It’s hard to imagine Pearl Cleage’s “Blues for an Alabama Sky” being more relevant when it was first produced in 1995 than it is now. Tracking the dreams and heartbreaks of a group of black men and women as the Great Depression began to take its toll on the promise of the Harlem Renaissance, “Blues” unfolds like an elegant sheet of satin with sparkling wit, intellectual ambition and emotionally acuity.
Between “Blues,” “East Texas Hot Links” and “Sunset Baby,” Ron OJ Parson has been on one of the hottest streaks of any director in town this past year. In casting “Blues,” he goes young, plucking ripe talent that promises to ferment potently. Celeste M. Cooper plays the darling Delia, the awkward yet passionate advocate for family planning, a subject whose controversial nature has reached a swelling point yet again in our country. Sean Parris glides gracefully across every inch of Linda Buchanan’s stage, out, loud and proud. Geno Walker perfectly embodies the uncomfortable archetype of bumbling country boy and aggressive, God-fearing man.
Then there is Toya Turner. I mean no disrespect when I say that the rest of this cast (which includes the colossal talent of James Vincent Meredith) has to work hard to keep up with her. Turner’s expression of spiritual devastation is matched by her smoldering state, which burns a hole straight through your soul. “Promise” and “potential” don’t even begin to express her gifts as an actor. Turner’s star isn’t so much rising as it is shining bright for all to see.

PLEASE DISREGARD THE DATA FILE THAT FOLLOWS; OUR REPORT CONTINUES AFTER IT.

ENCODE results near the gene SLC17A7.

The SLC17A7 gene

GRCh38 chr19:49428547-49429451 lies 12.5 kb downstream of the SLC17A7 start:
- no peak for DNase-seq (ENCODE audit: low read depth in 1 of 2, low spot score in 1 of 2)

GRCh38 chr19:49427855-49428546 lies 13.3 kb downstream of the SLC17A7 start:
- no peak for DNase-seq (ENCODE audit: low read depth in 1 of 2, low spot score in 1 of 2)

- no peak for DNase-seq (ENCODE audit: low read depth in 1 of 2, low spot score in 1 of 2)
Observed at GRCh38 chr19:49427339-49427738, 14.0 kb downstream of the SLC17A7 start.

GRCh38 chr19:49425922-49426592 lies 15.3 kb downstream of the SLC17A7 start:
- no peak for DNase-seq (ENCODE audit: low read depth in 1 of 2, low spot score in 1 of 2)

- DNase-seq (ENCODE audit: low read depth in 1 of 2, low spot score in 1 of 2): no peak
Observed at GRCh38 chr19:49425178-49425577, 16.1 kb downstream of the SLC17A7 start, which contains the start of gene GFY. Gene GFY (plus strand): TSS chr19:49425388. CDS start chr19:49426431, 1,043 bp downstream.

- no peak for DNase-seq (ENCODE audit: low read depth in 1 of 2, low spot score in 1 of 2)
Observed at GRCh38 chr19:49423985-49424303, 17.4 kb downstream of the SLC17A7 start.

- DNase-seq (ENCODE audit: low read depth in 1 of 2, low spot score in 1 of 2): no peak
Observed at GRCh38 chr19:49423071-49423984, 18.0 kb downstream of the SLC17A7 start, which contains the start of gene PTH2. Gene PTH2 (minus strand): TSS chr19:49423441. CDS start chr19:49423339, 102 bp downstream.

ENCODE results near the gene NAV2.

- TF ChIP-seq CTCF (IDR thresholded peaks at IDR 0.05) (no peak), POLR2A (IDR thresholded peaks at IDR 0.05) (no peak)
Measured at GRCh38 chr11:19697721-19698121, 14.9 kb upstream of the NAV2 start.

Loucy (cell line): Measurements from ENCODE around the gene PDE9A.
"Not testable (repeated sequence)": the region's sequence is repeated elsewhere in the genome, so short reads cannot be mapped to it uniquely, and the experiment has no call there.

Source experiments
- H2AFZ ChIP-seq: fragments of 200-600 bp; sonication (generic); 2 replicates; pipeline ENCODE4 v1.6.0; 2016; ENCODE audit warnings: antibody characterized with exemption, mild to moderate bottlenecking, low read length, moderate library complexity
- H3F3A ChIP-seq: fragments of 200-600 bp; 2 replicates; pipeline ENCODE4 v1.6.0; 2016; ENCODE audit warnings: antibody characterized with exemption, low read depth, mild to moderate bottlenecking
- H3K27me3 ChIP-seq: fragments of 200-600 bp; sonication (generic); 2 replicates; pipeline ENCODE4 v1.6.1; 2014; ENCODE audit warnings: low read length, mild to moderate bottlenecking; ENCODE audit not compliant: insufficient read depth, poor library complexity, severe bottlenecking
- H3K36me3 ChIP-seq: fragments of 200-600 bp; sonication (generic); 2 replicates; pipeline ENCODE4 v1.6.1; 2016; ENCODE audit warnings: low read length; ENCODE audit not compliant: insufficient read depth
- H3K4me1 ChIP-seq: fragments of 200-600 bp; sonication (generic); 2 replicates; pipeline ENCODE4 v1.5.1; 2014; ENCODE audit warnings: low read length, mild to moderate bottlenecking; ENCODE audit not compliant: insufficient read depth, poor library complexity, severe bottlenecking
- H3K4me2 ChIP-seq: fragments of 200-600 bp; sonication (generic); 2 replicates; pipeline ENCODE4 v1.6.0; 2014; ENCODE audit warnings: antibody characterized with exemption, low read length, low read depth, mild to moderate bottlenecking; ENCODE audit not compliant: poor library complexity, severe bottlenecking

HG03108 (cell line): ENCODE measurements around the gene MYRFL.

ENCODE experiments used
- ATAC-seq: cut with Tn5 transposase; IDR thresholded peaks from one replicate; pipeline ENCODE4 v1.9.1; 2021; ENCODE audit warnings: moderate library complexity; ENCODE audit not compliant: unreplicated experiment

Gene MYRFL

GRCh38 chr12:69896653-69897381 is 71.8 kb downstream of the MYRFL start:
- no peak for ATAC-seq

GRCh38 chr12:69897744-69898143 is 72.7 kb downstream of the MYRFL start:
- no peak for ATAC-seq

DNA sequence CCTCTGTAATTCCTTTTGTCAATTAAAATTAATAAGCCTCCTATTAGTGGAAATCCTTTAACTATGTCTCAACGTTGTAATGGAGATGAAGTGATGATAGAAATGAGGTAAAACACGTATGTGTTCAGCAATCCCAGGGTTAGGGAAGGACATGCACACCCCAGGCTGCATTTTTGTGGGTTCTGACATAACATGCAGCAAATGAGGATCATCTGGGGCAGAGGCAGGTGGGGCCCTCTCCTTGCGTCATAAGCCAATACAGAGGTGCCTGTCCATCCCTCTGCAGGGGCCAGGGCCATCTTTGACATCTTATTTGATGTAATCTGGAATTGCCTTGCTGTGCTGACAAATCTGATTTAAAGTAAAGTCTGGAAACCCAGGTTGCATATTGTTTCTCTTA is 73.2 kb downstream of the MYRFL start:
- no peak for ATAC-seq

Above all else, “Blues for an Alabama Sky” is a great black play, a work whose blackness is inseparable from its greatness. In its refusal to capitulate to generic (and predominantly white) narratives, “Blues” represents the dream of the Harlem Renaissance: an expression of specificity, rooted in the experiences of black Americans. The tragedy of this line of thinking, as articulated best by Langston Hughes and fully recognized in Cleage’s text, is that there is no level of artistic pluralism that can truly capture the multiplicity of any racial or ethnic group. For better and worse, in “Blues” as in life, difference, it seems, is what defines us. (Kevin Greene)
Court Theatre, 5535 South Ellis, (773)753-4472, courttheatre.org, $48-$68. Through February 12.